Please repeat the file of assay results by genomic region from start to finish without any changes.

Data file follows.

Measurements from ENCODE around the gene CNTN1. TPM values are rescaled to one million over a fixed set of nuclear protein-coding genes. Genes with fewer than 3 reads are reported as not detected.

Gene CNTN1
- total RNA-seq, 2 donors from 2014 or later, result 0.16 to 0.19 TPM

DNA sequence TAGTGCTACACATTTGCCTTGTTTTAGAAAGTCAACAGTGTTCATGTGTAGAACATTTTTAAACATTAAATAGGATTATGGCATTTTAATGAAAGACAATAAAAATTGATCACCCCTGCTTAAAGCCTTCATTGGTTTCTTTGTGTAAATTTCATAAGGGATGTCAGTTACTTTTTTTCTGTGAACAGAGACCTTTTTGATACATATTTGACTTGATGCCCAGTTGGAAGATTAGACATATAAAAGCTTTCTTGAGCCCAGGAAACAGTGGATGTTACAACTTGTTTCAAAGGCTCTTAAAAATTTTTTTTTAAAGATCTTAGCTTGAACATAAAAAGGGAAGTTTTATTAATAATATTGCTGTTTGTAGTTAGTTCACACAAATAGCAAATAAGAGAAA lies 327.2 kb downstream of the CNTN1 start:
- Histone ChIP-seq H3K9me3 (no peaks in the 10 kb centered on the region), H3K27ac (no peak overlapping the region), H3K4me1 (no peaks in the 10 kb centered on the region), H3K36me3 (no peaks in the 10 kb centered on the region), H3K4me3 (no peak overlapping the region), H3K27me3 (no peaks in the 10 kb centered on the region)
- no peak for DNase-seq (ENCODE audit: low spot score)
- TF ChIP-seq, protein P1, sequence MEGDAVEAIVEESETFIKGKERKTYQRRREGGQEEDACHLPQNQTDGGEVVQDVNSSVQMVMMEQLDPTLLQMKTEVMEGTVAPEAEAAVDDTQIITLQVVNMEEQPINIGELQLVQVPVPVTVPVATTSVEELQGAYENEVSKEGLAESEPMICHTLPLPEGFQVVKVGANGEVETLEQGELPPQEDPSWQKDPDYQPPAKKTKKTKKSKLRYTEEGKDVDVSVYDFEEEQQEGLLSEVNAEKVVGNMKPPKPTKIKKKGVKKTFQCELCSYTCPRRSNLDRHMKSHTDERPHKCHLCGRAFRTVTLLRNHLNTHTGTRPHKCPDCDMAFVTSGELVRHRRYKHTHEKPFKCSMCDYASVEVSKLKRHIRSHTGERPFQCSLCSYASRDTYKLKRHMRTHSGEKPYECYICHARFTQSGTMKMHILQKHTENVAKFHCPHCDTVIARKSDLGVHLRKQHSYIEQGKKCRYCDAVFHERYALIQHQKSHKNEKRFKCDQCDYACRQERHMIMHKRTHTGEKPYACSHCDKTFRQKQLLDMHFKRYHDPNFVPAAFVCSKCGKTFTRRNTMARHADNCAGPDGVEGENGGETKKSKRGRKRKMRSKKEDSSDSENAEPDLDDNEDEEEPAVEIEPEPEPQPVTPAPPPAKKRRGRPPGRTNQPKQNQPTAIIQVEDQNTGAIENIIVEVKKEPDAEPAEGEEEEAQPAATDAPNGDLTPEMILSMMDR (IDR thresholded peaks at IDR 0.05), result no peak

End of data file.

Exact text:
Measurements from ENCODE around the gene CNTN1. TPM values are rescaled to one million over a fixed set of nuclear protein-coding genes. Genes with fewer than 3 reads are reported as not detected.

Gene CNTN1
- total RNA-seq, 2 donors from 2014 or later, result 0.16 to 0.19 TPM

DNA sequence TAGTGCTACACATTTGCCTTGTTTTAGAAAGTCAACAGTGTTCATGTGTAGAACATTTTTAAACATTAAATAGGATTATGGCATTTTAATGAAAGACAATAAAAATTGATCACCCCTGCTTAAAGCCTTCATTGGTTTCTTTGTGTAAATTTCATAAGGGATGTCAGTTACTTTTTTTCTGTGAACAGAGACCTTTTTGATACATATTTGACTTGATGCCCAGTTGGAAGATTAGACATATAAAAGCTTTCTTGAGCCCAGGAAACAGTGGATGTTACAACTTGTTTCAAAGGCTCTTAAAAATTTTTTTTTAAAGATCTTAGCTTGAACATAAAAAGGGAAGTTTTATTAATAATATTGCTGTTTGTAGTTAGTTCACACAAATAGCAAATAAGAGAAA lies 327.2 kb downstream of the CNTN1 start:
- Histone ChIP-seq H3K9me3 (no peaks in the 10 kb centered on the region), H3K27ac (no peak overlapping the region), H3K4me1 (no peaks in the 10 kb centered on the region), H3K36me3 (no peaks in the 10 kb centered on the region), H3K4me3 (no peak overlapping the region), H3K27me3 (no peaks in the 10 kb centered on the region)
- no peak for DNase-seq (ENCODE audit: low spot score)
- TF ChIP-seq, protein P1, sequence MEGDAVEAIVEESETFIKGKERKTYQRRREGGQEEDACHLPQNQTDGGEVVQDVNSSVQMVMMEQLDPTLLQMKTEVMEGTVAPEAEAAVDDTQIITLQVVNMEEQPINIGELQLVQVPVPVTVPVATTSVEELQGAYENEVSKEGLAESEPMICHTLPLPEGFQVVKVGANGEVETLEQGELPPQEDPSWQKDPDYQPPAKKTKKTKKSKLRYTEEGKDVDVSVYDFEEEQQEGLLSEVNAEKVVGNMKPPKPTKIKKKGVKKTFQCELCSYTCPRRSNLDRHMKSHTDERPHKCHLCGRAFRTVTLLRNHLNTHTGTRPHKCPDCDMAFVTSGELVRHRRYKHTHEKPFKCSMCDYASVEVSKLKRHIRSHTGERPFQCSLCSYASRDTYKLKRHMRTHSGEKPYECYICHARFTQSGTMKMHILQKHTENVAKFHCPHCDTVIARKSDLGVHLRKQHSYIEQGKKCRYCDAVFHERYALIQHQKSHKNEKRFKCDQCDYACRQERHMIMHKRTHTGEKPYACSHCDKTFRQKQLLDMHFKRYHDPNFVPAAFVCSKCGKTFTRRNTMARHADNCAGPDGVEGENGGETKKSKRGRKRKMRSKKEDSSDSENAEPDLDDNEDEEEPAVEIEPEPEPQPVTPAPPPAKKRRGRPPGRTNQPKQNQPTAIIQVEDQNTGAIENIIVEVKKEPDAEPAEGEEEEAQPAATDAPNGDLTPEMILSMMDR (IDR thresholded peaks at IDR 0.05), result no peak